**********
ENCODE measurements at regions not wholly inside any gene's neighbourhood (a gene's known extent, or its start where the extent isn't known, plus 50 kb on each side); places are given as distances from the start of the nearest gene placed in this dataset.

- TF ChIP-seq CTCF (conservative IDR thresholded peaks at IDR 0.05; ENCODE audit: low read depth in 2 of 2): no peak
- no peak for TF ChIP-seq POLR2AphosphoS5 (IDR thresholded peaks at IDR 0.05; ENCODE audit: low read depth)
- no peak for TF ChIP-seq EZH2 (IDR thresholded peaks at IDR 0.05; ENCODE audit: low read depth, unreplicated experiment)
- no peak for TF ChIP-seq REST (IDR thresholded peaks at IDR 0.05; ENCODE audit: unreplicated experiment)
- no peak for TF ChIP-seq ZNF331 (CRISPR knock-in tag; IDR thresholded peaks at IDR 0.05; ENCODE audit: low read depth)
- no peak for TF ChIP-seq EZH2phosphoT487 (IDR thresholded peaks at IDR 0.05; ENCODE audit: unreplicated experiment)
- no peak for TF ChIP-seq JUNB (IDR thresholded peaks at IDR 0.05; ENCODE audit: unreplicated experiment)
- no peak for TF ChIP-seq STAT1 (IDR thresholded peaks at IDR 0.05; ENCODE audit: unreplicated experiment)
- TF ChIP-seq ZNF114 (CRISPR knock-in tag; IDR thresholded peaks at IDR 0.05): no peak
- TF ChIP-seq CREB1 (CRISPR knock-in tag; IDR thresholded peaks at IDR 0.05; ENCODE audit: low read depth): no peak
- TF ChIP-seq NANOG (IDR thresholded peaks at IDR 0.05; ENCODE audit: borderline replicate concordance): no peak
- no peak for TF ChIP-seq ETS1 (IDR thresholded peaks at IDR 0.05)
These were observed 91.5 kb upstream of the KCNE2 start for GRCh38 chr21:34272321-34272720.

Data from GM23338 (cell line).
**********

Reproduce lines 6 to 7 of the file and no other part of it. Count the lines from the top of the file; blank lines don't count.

- no peak for TF ChIP-seq ZNF331 (CRISPR knock-in tag; IDR thresholded peaks at IDR 0.05; ENCODE audit: low read depth)
- no peak for TF ChIP-seq EZH2phosphoT487 (IDR thresholded peaks at IDR 0.05; ENCODE audit: unreplicated experiment)